return Result.of(() {
    if (returnName) {
    } else {
      throw Exception();

In this case, we define a function that returns a Result that can contain a value of String or Exception. So our function receives a Person object and based on a random value that we generate, we send a response.

If you notice, we return the name wrapped in a Result.of constructor. This operation can be seen as a try-catch block, but we can forget about handling the exception here and focus on acting upon the err case from the result.

void main() {
  final person = Person(age: 22, name: 'Marcos');

  final result = getPersonName(person);

    ok: (name) => print(name),
    err: (e) => print('Something went wrong... $e'),

// Something went wrong... Exception
// Marcos

Now that we instantiate the class and pass it as an argument to our function, something interesting happens. Since our variable can adopt two possible values of Result, we have a very useful method called when that gives us access to two functions that return a data type each to perform some specific action, such as assignments or the execution of another function that needs the argument that it returns.

If that sounds a bit confusing, see when as an if-else for the two possible data types the function can return.

This class is very useful when we call a third-party API that we don't know very well to catch any unknown errors and return them in the function.


Option<int> getAge(Person person) {
  final returnAge = Random().nextBool();

  if (returnAge) {
    return None();
  } else {
    return Some(person.age);

One very similar to Result is Option. Sometimes we don't want to return two possible values, and here you will say "ah, that's a normal function" but Option allows us more than that.

First, it allows us to adapt if logic to decide what to do based on the result obtained. It can be used to return validation of the execution of some operation.

void main() {
  final me = Person(age: 22, name: 'Marcos');

  final option = getAge(me);

    none: () => print('None!'),
    some: (age) => print('Aha! Your age is $age'),

// None!
// Aha! Your age is 22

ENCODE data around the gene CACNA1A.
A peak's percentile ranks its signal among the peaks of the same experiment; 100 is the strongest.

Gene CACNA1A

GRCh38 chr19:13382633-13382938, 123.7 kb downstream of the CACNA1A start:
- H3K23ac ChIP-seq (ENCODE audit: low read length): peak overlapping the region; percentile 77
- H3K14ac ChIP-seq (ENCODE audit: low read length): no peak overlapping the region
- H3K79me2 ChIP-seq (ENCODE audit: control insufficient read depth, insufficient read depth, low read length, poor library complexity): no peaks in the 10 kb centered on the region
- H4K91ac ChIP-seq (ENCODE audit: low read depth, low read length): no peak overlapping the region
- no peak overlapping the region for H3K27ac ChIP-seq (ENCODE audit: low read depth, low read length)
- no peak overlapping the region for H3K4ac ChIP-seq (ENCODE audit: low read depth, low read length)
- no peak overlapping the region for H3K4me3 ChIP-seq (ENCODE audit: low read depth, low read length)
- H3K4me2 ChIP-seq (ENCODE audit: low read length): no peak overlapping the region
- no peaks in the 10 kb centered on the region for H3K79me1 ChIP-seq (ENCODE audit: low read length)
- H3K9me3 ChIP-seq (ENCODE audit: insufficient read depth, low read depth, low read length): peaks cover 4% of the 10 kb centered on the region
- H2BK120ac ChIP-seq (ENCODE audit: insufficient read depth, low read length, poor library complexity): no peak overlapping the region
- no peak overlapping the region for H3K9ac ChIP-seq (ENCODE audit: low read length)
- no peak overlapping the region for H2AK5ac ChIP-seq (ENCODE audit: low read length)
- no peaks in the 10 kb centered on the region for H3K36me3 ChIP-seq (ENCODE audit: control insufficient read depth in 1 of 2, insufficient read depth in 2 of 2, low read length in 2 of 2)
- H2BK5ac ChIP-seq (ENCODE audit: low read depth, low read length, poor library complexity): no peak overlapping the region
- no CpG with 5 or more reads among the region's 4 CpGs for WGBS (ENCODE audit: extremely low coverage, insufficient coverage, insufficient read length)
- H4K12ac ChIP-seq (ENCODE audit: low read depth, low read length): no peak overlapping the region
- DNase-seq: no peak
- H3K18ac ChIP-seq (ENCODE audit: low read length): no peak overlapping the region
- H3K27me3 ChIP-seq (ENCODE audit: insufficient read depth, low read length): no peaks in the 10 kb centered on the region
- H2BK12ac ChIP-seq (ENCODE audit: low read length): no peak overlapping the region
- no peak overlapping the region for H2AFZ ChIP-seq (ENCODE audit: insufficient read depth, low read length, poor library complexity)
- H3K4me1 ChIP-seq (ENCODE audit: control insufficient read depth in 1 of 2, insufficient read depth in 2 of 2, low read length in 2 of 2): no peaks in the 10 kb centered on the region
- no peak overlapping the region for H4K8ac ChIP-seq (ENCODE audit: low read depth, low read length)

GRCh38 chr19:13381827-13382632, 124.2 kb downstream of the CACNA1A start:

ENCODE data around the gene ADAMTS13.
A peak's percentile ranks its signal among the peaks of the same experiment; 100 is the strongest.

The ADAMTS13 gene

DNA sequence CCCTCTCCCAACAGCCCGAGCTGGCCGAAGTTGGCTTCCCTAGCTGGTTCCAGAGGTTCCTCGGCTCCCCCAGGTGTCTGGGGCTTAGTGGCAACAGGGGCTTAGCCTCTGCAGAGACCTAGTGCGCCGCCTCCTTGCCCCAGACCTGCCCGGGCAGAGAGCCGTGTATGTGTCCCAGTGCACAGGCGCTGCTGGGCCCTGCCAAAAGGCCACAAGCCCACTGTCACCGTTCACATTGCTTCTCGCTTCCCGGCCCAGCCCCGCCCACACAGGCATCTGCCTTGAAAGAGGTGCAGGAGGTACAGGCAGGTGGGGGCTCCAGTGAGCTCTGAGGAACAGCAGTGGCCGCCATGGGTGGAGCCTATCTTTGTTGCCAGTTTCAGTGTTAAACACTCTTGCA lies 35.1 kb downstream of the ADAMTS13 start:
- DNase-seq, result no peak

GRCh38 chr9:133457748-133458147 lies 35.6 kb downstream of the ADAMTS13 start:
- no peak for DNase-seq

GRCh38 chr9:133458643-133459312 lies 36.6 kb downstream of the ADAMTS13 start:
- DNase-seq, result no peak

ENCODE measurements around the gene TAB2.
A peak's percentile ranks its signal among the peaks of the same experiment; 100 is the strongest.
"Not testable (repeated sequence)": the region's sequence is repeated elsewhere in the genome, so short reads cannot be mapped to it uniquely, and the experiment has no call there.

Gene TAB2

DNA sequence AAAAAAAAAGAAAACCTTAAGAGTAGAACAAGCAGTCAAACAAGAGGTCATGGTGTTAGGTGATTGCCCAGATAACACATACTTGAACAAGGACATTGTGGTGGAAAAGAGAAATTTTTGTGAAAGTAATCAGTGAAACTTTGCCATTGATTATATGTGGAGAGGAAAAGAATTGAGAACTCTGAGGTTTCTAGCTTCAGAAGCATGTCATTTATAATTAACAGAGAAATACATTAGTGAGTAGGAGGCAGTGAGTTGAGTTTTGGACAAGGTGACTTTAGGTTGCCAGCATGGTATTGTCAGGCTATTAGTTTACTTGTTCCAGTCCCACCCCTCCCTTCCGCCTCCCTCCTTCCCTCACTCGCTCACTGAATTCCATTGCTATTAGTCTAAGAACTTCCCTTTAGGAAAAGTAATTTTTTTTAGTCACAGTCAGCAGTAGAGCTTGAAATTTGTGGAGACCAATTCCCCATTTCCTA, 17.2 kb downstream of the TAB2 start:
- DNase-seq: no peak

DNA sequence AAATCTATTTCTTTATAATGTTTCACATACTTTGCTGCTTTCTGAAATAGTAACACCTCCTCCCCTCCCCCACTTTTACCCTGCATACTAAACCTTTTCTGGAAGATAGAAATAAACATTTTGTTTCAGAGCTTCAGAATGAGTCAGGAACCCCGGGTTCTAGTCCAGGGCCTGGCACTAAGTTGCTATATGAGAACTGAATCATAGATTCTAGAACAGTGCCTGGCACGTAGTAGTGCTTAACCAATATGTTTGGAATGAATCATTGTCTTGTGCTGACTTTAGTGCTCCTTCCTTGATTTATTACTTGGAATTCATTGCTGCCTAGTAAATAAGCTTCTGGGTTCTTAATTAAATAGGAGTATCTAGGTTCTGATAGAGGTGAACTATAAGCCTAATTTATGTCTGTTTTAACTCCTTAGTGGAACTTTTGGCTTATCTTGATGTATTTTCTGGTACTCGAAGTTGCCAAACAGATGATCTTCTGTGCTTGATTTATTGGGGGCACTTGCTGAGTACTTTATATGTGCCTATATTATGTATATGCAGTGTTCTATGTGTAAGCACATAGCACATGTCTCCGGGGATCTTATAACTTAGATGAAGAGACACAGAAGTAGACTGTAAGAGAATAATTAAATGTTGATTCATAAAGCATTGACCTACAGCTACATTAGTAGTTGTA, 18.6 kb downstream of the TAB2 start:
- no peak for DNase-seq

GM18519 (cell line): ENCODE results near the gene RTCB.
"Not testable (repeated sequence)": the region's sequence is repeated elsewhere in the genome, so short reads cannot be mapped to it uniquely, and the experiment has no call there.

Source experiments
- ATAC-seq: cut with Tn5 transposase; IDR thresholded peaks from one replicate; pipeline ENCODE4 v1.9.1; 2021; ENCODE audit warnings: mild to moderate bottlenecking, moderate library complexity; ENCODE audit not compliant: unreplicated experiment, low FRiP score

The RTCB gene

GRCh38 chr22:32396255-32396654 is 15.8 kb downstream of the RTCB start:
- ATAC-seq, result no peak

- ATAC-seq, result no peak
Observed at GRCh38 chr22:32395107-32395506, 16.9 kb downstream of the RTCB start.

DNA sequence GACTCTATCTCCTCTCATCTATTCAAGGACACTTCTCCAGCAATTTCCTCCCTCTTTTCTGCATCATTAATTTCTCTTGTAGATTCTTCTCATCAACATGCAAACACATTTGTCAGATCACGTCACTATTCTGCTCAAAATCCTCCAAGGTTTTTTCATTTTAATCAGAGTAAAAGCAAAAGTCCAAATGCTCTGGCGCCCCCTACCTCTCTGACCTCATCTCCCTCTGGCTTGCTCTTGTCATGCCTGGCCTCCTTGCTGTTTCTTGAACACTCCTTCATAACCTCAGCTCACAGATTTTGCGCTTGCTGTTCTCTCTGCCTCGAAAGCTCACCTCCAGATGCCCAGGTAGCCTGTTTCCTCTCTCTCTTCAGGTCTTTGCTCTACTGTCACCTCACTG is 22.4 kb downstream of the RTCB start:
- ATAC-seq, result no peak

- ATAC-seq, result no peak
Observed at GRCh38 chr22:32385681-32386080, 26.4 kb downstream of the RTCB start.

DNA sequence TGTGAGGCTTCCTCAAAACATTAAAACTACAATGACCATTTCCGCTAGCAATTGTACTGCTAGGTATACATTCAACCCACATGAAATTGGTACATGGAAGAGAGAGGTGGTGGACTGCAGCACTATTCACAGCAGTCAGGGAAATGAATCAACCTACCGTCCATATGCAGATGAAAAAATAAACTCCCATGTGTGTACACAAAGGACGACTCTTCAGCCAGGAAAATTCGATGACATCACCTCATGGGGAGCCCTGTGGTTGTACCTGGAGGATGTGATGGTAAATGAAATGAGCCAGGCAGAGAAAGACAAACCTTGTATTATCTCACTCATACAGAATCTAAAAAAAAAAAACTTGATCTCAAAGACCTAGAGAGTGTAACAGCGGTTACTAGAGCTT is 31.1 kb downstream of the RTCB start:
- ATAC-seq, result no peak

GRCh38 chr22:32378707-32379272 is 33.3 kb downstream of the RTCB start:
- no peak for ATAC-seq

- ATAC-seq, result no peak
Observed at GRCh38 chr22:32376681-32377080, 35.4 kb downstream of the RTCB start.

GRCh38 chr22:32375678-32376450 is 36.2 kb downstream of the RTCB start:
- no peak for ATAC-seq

We have the new classes that implement it: None and Some. None allows us to return an object that represents that the expected action cannot be performed and Some contains the value that the operation performed was expected to return.

See None as a missing value that could not be returned. This helps us to handle general errors and the composition of our code in a more expressive way.

Oh right...

Result and Option are structures that are called monads. These can be applied to data types to follow a specific sequence of steps. Like when we obtain one of two specific values and execute some action based on what we receive.

The monad types are akin to the sum types found in languages such as OCaml and Rust, as found in package:oxidized's documentation. They encourage safer code by making errors and possible null values (such as None) a necessary part of the code flow, requiring you to deal with these cases appropriately.

Closing remarks

You can go much deeper into other functional programming packages if you want. Some of them like package:dartz contains a lot of functionality that comes in handy if you are into math and categorization theories. I consider myself a bit more pragmatic, I quite like this style and I share these small tips with you because I consider it to be useful in any type of project.

Likewise, the monads that we saw have more methods that can be useful to them. They remind me a lot of the methods we have in the classes that we do with package:freezed but applied to functions --yeah, functional programming-- and their return values.

Very useful to handle different scenarios in your projects, especially possible errors or unforeseen results.